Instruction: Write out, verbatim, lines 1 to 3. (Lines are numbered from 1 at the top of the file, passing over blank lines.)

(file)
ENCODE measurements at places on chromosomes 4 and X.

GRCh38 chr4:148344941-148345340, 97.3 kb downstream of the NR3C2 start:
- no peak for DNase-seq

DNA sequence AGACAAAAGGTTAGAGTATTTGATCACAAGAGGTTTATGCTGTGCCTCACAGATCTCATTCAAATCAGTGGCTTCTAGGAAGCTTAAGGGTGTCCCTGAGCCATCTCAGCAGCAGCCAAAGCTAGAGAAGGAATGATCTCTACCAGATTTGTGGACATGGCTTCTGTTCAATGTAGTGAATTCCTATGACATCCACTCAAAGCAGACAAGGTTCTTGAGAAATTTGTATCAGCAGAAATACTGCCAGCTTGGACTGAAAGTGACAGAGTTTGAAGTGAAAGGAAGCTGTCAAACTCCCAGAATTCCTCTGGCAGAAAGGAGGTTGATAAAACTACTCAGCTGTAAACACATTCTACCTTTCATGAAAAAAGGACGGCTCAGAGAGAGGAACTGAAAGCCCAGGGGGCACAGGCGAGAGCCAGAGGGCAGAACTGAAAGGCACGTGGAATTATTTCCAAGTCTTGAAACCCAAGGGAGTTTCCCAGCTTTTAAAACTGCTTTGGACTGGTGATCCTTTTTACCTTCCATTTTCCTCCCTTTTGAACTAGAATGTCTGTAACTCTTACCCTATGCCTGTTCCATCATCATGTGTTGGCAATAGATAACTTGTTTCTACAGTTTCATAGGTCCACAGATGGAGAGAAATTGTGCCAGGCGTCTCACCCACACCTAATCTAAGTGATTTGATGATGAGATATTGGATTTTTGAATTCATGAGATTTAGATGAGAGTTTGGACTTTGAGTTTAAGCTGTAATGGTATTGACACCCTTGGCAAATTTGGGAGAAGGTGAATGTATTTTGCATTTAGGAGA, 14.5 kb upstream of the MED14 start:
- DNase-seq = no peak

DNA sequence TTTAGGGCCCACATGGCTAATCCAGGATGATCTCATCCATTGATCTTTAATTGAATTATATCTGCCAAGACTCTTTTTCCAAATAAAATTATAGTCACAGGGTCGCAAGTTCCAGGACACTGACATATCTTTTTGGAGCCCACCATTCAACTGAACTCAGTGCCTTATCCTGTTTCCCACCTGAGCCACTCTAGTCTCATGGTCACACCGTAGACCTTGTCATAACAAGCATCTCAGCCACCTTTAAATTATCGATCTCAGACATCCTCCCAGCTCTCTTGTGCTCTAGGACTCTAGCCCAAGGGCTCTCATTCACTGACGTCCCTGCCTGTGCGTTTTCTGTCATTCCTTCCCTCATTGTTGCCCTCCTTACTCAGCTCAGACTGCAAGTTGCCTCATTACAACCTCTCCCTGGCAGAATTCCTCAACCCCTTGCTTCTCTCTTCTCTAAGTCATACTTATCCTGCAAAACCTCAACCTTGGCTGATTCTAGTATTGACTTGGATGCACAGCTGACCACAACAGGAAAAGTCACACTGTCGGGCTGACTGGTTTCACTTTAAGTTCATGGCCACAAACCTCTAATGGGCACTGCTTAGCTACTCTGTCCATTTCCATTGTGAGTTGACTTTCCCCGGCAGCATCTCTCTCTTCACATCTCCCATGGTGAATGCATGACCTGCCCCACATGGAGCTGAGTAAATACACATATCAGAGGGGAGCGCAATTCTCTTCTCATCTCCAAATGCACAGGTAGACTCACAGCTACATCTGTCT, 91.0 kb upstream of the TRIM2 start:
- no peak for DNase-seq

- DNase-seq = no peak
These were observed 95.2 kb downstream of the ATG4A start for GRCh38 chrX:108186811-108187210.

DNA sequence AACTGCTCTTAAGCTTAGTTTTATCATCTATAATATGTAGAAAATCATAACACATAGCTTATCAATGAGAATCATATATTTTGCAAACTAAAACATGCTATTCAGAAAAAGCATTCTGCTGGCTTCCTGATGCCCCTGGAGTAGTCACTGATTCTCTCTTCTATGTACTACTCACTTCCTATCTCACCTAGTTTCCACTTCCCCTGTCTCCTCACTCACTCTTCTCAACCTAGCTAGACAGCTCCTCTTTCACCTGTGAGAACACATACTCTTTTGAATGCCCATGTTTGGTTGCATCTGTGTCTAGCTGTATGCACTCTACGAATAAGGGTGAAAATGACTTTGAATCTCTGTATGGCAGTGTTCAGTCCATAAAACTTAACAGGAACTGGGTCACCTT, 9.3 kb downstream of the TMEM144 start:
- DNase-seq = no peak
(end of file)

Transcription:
ENCODE measurements at places on chromosomes 4 and X.

GRCh38 chr4:148344941-148345340, 97.3 kb downstream of the NR3C2 start:
- no peak for DNase-seq